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Twitter, golf match, Tony, NBC Heads up, big swings at!

by Phil Hellmuth |  Published: Mar 12, '09

Posted: March 12, 2009 11:38 AM

Here begins the world's longest BLOG!  First of all I'm twittering, finally!!  Check out my abbreviated, real time BLOGS (Twitters) at ...

Last Tuesday I was stuck $36,000 at when I went for a run with my son Nicholas.  When we returned home I hopped back into the game to play for another 30 minutes until my limo arrived to take me to the airport (I was heading to Las Vegas).  I mounted a huge comeback, made the limo wait an hour and then sent it away.  I missed my flight, which would lead to three hours of sleep, a 9:30 am flight (ouch), and a lot of pain as I flew to Vegas the next morning and went straight to the golf course.  But it was worth it as I got all the way back to even!

The high stakes golf match that we played with "Golf Magazine" following us started at $10,000 a hole, and featured a two man best ball scramble between Layne Flack and I vs. Erick Lindgren and Gavin Smith.  Since Gavvy and EDOG are BOTH better golfers than Layne and I they gave us 2 shots a side, which is big in a two man scramble.  We played the match at Cascada golf course, where the greens must have been running close to 13 on the STIMP meter, in other words they were the fastest greens I've ever played on in my life!  Cascada was beautiful, but it is always windy in Vegas, and that day was no exception.  Basically, it was so windy that it affected the putts!  Layne had a horrible roundfor him--that day, which put the pressure squarely on my shoulders.  I'm just not that good, except I was on Wednesday!  I hadn't picked up a golf club in six months, and when Layne hit ball after ball into the desert, somehow I was ready to respond.  Of the 20 balls that Layne hit out of play, I stepped up and hit 18 perfect shots!  I mean, my iron game is normally horrible, but when Layne hit a ball into the water at the par 3, I muscled up and hit a sand wedge 129 yards to 20 feet.  When he hit one short of the par 5 for our third, right next to their second shot, I muscled up and hit a seven iron 169 yards to 15 feet.  That was a key hole because they couldn't get up and down, and we did two putt to tie and win the hole with our shot on that hole spot.  One of my best shots of the day was when we were in the bunker at the par 3 16th hole.  We had to hit it over a 20 foot rise, about 25 feet from the hole, and there was a slope running downhill away from me.  Layne hit a shot that rolled back to his feet, and I took four minutes, but then I delivered the perfect shot.  I thumped it high, with tons of backspin, and it landed next to the hole, but still released 17 feet; at least we had a par putt.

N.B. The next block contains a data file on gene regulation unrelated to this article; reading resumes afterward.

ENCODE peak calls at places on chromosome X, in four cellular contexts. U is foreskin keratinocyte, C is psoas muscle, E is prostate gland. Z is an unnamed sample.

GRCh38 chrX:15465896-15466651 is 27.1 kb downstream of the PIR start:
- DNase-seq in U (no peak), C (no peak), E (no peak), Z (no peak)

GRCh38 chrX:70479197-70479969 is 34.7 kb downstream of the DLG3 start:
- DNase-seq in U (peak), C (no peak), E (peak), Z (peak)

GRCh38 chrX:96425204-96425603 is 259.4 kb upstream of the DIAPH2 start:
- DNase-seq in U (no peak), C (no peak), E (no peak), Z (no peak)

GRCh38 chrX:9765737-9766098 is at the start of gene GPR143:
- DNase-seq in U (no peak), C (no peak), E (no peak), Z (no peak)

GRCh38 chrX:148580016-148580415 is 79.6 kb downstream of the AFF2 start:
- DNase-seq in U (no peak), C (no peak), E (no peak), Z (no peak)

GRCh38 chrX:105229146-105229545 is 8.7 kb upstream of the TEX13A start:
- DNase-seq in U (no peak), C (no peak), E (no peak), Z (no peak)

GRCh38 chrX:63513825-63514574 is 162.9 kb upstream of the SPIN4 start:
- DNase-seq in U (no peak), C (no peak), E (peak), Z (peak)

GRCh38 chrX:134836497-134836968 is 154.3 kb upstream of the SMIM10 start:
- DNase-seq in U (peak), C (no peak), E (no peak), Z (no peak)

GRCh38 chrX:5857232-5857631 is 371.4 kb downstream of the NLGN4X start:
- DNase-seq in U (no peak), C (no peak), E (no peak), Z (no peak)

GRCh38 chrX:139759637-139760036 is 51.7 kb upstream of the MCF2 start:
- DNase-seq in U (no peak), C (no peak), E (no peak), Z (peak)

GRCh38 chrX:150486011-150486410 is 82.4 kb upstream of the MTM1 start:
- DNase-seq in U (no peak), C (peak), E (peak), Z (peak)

On 18, Layne and Gavvy played for $25,000, while EDOG and I kicked it up to $17,000--$42,000.  Layne again hit it out of play, but I delivered with my best drive of the day, right up the middle and 250 yards.  On the second shot, Layne hit his ball so far right that it flew over 40 yards of woods into the other fairway, and after I hit a shot into the water, we were lucky to find Layne's ball lying in the rough, 170 yards from the hole into the wind.  EDOG and Gavvy were 80 yards from the pin, but the greens are so fast that it is hard to hit it in there tight.  Layne hit it in the water, and for the first time all day our caddy told me that I couldn't get a club to the hole.  I had seven iron out, but he said it was a six iron.  I believed him, but the thing is this: I cannot hit a six iron.  So I decided to muscle up, put the ball in back middle of my stance, and swing hard.  It was a totally blind shot, but when I crushed the ball on a low trajectory I thought that I might have hit it long.  Amazingly, the ball landed and rolled to 19 feet.  Josh Sens, the writer, told me that EDOG and Gavin were swearing and saying, "I cannot believe this BS!"  EDOG and Gavvy hit it to 22 feet and missed their putt.  Now Layne hit a putt into the leather, and I said, "Layne, I can make this putt one handed, do you trust me?"  I have made so many putts on 18 one handed, ask all of my golfing buddies, that it is scary.  Layne said, "Please putt it two handed."  I said, "I got it one handed, trust me."  He said, after I asked him for permission again, "I would prefer two handed."  I knew the putt broke 8 inches right to left, and as I stood over the ball one handed, it suddenly felt better to putt two handed, and I let it go.  It was tracking left, right on line, when it veered left as it died, and nearly rolled over the front lip.  Oh well, we tied the hole, but we won one bet for the day.  By the way, Layne did single handedly win a couple of holes for us, even though he had a bad day.